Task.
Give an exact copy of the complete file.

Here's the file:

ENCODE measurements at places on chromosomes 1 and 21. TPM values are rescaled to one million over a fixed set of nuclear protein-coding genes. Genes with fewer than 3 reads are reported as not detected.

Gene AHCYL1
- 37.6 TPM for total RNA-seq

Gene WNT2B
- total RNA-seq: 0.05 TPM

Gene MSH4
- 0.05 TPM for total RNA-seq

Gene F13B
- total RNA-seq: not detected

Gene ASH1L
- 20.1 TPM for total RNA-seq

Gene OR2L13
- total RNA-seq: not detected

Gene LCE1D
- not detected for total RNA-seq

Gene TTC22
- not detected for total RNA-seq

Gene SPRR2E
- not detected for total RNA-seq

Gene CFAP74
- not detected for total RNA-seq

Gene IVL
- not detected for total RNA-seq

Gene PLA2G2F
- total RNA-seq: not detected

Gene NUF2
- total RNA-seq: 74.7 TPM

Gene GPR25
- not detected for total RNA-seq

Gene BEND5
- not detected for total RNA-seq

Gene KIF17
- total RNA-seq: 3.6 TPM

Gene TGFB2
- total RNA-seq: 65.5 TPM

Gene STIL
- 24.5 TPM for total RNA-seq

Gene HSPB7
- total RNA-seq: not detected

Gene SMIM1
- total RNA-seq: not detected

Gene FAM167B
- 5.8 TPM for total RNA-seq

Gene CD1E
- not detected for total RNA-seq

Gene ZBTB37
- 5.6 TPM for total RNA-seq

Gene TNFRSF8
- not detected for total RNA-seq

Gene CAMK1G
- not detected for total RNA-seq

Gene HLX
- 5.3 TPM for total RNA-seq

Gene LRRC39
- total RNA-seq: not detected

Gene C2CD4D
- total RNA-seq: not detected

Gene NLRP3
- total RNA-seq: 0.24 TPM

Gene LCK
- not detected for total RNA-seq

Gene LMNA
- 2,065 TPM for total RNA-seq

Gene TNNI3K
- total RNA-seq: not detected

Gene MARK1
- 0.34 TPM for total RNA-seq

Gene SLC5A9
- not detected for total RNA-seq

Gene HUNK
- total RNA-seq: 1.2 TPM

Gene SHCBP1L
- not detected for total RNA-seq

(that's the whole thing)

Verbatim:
ENCODE measurements at places on chromosomes 1 and 21. TPM values are rescaled to one million over a fixed set of nuclear protein-coding genes. Genes with fewer than 3 reads are reported as not detected.

Gene AHCYL1
- 37.6 TPM for total RNA-seq

Gene WNT2B
- total RNA-seq: 0.05 TPM

Gene MSH4
- 0.05 TPM for total RNA-seq

Gene F13B
- total RNA-seq: not detected

Gene ASH1L
- 20.1 TPM for total RNA-seq

Gene OR2L13
- total RNA-seq: not detected

Gene LCE1D
- not detected for total RNA-seq

Gene TTC22
- not detected for total RNA-seq

Gene SPRR2E
- not detected for total RNA-seq

Gene CFAP74
- not detected for total RNA-seq

Gene IVL
- not detected for total RNA-seq

Gene PLA2G2F
- total RNA-seq: not detected

Gene NUF2
- total RNA-seq: 74.7 TPM

Gene GPR25
- not detected for total RNA-seq

Gene BEND5
- not detected for total RNA-seq

Gene KIF17
- total RNA-seq: 3.6 TPM

Gene TGFB2
- total RNA-seq: 65.5 TPM

Gene STIL
- 24.5 TPM for total RNA-seq

Gene HSPB7
- total RNA-seq: not detected

Gene SMIM1
- total RNA-seq: not detected

Gene FAM167B
- 5.8 TPM for total RNA-seq

Gene CD1E
- not detected for total RNA-seq

Gene ZBTB37
- 5.6 TPM for total RNA-seq

Gene TNFRSF8
- not detected for total RNA-seq

Gene CAMK1G
- not detected for total RNA-seq

Gene HLX
- 5.3 TPM for total RNA-seq

Gene LRRC39
- total RNA-seq: not detected

Gene C2CD4D
- total RNA-seq: not detected

Gene NLRP3
- total RNA-seq: 0.24 TPM

Gene LCK
- not detected for total RNA-seq

Gene LMNA
- 2,065 TPM for total RNA-seq

Gene TNNI3K
- total RNA-seq: not detected

Gene MARK1
- 0.34 TPM for total RNA-seq

Gene SLC5A9
- not detected for total RNA-seq

Gene HUNK
- total RNA-seq: 1.2 TPM

Gene SHCBP1L
- not detected for total RNA-seq